Ship Management International column - Insurance? What insurance?
To err is human. If however, you arrange insurance as a manager for the owner the consequences of not taking great care are nasty and, usually, expensive.
BIMCO SHIPMAN 2009 provides that this shall be “on such terms and conditions as the owners shall have instructed or agreed, in particular regarding conditions, insured values, deductibles and franchises and limits of liability”. ITIC has dealt with a number of situations when the placement of insurances has left the manager facing a potential claim. The following are typical examples.
A ship manager failed to recall that the hull policy excluded trading to Cuba. The cover was placed when the ship had been trading under the terms of a charterparty that excluded Cuba from the acceptable range. The ship entered a new charterparty and was not only trading to Cuba, but sustained a fire in Cuban waters. The ship manager faced a claim for the owner’s uninsured loss of US$ 250,000.
In another case, a manager was instructed by principals to insure a ship’s hull and machinery for a value of US$ 5 million. Subsequently the manager was given a copy of the bareboat charter, which contained the requirement that hull insurance of US$ 12 million must be obtained. The manager did not notice this provision. The ship was involved in a collision and the shortfall was discovered but the claim was under the existing lower limit. The owner claimed that the manager should have known about the discrepancy and made it clear that had there been a shortfall, they would have pursued the ship manager. A near miss.
A commercial manager was appointed by time charterers and gave written instructions that insurance should be placed. The ship entered into a pool. The pool agreement also provided that the participants were to ensure that all ships were adequately insured.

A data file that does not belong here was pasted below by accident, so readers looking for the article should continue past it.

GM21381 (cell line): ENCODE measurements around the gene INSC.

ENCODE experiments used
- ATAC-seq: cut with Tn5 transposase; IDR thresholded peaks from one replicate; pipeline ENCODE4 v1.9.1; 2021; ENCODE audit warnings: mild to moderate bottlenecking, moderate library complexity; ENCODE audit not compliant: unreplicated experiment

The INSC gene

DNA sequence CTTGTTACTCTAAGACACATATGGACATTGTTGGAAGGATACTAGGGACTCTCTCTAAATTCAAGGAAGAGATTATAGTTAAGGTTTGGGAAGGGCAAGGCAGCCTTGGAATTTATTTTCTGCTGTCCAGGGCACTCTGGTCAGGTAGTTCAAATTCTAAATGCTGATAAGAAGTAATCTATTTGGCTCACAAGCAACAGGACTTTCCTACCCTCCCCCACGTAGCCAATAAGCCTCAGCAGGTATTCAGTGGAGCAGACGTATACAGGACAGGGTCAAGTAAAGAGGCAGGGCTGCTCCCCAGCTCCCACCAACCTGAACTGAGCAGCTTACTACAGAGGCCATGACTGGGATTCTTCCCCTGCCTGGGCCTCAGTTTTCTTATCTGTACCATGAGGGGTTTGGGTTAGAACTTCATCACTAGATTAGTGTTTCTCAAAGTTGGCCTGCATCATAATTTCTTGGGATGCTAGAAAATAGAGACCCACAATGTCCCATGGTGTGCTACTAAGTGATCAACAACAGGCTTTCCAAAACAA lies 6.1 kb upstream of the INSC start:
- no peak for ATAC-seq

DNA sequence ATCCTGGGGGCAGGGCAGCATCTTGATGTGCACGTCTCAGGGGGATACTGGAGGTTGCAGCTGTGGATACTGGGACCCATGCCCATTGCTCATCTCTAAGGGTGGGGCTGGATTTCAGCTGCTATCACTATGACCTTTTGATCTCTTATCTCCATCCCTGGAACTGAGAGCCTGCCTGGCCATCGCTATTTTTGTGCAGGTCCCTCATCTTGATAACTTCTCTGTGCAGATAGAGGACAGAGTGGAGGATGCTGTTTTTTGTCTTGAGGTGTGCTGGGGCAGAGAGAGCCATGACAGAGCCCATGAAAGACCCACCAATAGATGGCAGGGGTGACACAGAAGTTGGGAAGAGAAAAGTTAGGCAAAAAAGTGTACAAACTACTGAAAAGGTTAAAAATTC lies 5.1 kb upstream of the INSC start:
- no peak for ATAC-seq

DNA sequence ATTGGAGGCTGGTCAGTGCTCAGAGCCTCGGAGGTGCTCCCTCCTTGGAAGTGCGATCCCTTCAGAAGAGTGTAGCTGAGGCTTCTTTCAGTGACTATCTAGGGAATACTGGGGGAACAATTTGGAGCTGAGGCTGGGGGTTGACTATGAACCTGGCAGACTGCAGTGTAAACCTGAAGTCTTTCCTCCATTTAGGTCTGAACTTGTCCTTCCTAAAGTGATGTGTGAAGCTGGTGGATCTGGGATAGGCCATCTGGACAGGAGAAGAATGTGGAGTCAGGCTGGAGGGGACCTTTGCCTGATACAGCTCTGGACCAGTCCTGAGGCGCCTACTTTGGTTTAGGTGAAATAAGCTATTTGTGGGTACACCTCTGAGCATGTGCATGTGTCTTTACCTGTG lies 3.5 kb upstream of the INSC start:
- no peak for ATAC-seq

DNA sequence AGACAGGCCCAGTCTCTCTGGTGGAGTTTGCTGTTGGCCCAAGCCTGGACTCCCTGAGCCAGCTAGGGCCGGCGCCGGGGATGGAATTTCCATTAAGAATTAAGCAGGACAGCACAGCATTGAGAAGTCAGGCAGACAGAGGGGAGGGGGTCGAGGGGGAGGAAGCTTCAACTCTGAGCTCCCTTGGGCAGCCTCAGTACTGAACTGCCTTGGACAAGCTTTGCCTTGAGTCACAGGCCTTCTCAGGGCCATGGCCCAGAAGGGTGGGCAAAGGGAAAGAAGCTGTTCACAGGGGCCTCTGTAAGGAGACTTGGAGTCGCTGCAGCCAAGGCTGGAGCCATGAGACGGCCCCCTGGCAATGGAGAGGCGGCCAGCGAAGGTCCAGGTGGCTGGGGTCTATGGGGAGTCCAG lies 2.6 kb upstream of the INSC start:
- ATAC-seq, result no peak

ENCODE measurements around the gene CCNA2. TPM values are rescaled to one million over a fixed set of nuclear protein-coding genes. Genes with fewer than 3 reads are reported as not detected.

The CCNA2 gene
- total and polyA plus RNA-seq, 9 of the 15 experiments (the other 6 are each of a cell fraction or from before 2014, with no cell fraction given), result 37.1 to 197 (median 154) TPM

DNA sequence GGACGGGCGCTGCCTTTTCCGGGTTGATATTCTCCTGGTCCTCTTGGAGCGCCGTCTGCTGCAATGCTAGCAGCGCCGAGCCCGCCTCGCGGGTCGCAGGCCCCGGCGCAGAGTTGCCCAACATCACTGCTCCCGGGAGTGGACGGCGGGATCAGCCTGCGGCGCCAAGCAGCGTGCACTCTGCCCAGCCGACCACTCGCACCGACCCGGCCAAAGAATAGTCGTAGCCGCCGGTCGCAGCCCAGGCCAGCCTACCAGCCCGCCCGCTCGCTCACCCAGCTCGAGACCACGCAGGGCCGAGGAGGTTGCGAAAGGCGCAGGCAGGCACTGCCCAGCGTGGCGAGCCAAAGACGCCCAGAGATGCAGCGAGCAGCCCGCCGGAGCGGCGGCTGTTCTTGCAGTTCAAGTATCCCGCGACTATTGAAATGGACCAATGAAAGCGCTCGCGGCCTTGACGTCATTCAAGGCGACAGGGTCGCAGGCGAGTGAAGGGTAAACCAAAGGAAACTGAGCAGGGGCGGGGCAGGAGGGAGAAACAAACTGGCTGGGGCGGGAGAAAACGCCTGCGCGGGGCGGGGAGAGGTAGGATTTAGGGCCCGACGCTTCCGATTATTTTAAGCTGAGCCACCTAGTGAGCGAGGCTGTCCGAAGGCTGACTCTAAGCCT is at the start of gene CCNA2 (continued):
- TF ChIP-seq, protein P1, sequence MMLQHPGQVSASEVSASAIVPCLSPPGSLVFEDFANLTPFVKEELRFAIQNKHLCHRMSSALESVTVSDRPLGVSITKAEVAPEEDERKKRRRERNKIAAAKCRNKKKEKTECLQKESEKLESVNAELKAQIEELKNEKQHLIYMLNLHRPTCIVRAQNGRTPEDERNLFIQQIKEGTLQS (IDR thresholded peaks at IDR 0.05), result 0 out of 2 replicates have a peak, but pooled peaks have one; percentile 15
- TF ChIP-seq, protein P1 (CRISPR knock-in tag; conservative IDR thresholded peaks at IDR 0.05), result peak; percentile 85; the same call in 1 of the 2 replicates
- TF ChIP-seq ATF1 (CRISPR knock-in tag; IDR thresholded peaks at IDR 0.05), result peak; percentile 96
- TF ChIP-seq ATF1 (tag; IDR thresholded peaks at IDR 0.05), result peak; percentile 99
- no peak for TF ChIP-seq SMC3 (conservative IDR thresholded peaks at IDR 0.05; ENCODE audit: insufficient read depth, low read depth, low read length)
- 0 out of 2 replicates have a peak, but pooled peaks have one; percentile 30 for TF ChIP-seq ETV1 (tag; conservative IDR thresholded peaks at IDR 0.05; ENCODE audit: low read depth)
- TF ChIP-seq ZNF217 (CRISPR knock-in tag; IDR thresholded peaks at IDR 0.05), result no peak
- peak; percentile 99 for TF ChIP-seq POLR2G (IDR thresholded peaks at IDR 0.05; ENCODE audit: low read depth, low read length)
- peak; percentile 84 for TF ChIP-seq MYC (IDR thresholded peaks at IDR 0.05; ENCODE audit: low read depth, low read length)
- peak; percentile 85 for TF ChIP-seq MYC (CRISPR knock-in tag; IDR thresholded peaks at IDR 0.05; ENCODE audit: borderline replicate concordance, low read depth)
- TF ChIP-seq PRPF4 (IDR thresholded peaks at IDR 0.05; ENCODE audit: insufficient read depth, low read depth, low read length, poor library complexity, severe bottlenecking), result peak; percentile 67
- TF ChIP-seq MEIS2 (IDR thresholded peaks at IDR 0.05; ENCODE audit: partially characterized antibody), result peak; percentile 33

The ship subsequently grounded whilst entering a port in India. The owners commenced arbitration proceedings against the charterers for directing the ship to an unsafe port. It was at this point that it became clear that the commercial manager had failed to arrange time charterers’ liability insurance.
The manager was not a party to the underlying dispute between the owners and the charterers and it lasted for two years. The dispute was ultimately settled on a drop hands basis with the owners and charterer agreeing to pay their own costs without the charterers having to pay any damages to the owners. Although the charterers’ position in the litigation had been vindicated, the settlement came after considerable legal costs had been incurred of US$ 500,000. These costs would have fallen under a charterers’ liability policy had one been in place.
The charterers bought a claim against their manager. There was no question the manager had failed to place the necessary insurance and ITIC agreed to settle their claim in full.
Although SHIPMAN provides that the owner shall instruct or agree the terms of the insurance cover, any shortfall in the amount insured can be a problem for the ship manager as a joint assured under the policy. In the following example the manager chose an unrealistic level for his own insurance.
The ship manager provided crew to a managed ship. They employed the crew and their crew management contracts made them responsible for, amongst other things, crew medical costs. They had also contracted with the owner to arrange crew P&I insurance. There was an accident on board the ship that resulted in two crew members being severely injured. The ship was close to the USA and the injured crew were evacuated to that country. Their medical expenses were approximately US$ 20,000 each per day, but the insurance arranged by the managers was only for an amount of US$ 200,000 for each crew member. This limit was to cover both the medical costs and also compensation to the injured crew. The claims rapidly exceeded the policy limits and the manager had to make up the shortfall.
If you have agreed to arrange the insurances for the owner, you must consider all aspects of the operation of the ship. Whether that it is the trading area or any contractual provisions the owner has agreed with third parties.